Luke Marshburn

Luke Marshburn

Owning a building requires dedication. Locks jam, roofs leak, lights burn out, air conditioners break, with chairs to polish, floors to mop, fire extinguishers to get inspected; the cycle of maintenance never stops.

I'm not the building manager of Homestead Mennonite Church, but I'm in a position to know most, if not all, of the maintenance struggles required by our building. As such, it was no surprise to me when I entered the building to bookkeep and was assaulted by the smell of death. Decaying rats, a musk that never seems to settle, it lingers in the nose and gut to the point of distraction.

Yes, HMC had rats.

Grey rat isolate

It happens. I wrote a check for the exterminator, both grateful and perturbed. If left unchecked, that dead-rat smell could linger for weeks. In a large building like HMC's, with its attics, air conditioning ducts, and obscure nooks and crannies, it seemed unlikely that anyone would be able to scour the building to rid us of the stench. I prepared for the worst, knowing I’d have to endure this smell for weeks to come.

It shocked me, then, when a few days later, the smell had vanished. It turns out one of HMC's renter groups, another congregation that meets in our building, had taken it upon themselves to scour the building and rescue all from the stench. I could bookkeep in peace, nose clear and clean.

I believe HMC and its renters have a good working relationship. HMC tries to be reasonable about rent; to be respectful of the other groups' time and to accommodate changing needs; and when a congregant hears of a renter's concern, they work to make sure it gets to the right parties so the concern can be ad dressed. The rental groups in turn are respectful to the times of others, keep their messes to a minimum or tidy up after themselves so others don't have to work around them, and are patient when issues arise.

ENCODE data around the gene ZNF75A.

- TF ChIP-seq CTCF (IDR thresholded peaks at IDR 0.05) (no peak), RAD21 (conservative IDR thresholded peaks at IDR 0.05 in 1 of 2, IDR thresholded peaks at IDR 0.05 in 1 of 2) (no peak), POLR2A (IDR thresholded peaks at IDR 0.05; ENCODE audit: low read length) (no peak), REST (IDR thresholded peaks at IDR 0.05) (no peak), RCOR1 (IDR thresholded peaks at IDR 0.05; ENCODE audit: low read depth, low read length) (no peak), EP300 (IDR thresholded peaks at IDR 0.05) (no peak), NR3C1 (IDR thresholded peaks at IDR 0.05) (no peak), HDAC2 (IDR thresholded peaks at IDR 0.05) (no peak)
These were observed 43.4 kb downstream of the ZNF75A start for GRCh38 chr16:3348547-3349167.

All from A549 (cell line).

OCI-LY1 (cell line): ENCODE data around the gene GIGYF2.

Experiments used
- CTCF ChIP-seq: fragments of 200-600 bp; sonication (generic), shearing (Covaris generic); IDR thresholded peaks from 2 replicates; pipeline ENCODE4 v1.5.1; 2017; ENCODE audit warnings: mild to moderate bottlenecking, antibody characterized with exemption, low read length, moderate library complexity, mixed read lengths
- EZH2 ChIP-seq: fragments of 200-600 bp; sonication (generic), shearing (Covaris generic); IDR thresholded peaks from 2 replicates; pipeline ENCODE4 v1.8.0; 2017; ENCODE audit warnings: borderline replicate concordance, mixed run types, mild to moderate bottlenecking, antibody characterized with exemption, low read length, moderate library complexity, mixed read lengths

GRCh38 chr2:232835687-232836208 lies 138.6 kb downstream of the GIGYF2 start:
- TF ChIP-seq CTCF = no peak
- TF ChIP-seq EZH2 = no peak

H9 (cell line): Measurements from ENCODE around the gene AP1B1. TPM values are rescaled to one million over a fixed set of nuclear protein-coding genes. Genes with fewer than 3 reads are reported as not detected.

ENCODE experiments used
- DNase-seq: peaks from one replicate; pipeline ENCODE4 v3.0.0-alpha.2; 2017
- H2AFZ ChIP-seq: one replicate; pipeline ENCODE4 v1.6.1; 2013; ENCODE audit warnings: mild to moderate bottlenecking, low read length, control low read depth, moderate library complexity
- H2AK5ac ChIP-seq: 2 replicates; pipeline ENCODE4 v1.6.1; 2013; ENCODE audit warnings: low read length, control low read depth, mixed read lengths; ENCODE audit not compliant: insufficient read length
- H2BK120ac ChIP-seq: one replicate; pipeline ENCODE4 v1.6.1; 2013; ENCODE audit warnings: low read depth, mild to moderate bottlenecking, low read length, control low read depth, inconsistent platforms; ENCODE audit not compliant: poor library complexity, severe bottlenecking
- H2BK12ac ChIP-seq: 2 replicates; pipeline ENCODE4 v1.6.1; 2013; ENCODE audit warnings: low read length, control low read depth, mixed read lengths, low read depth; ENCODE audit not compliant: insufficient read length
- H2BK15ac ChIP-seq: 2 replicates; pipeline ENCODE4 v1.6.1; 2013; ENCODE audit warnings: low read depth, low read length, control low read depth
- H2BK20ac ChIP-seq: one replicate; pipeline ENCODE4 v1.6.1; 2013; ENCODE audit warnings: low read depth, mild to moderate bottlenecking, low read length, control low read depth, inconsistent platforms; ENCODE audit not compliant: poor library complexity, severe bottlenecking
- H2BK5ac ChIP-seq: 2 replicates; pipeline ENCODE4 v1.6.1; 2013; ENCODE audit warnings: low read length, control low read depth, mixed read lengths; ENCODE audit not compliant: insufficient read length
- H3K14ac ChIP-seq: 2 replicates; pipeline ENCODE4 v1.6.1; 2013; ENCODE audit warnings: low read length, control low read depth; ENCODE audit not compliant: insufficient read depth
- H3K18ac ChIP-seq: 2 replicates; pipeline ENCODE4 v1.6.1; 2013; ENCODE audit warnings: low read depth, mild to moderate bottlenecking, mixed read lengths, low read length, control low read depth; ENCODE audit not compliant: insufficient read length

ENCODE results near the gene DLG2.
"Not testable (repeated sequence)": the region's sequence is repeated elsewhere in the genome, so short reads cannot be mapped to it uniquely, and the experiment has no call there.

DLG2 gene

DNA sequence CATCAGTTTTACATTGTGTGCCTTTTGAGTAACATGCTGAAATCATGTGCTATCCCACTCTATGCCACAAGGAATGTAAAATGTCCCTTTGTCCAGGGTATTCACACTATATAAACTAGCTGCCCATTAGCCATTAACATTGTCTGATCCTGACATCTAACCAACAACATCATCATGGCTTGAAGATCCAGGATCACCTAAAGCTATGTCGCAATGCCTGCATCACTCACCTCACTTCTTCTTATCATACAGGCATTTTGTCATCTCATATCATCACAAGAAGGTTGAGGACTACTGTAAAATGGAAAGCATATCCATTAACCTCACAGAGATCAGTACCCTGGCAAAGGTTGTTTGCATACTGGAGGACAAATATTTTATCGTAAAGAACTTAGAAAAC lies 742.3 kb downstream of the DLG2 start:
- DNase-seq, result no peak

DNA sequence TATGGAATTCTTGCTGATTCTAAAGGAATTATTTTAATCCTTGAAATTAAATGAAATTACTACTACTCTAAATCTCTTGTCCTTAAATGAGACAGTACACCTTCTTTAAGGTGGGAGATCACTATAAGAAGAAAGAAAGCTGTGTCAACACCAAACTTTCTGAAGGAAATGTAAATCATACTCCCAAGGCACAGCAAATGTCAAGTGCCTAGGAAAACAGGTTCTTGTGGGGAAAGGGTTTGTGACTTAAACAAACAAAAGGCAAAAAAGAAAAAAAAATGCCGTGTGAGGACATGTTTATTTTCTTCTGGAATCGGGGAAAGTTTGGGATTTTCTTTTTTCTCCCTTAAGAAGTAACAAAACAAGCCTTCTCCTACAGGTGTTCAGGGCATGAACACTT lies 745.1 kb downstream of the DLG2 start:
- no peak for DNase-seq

But it's the moments like this—when a group goes out of their way to clean up rats, or offers to paint the rooms, or notices a leaky faucet and fixes it—that leave me feeling truly inspired. At these times, it feels like I’m seeing Galatians 3:28 in action: "There is neither Jew nor Gentile, neither slave nor free, nor is there male and female, for you are all one in Christ Jesus" (NIV).

Now, there's a lot of room for interpretation in this verse, and I'm not saying that HMC and the groups that meet in our building don't have an owner-tenant relationship. I'm not saying that this verse means racial differences don't exist or that we should ignore economic and social disparities; rather, I believe it means that people shouldn't be treated with more or less respect or love based on their ethnicity, heritage, social status, employment relations, etc. In the body of Christ, we want what's best for each other, we work for the edification of each other, and we don't forget to shoulder each other's burdens. HMC and its renters may have an owner-tenant relationship, but above and beyond that, we are the body of Christ. We work to hold each other up in whatever storm comes. Whether that means giving a group some extra time in the building or cleaning up dead rats, we do what we can when we are able, bringing glory to God through our kindness.

I know I appreciate it personally, but I’m glad also for its witness. May we all aspire to such levels of love where we can pull rats out of attics and bring relief to our family.

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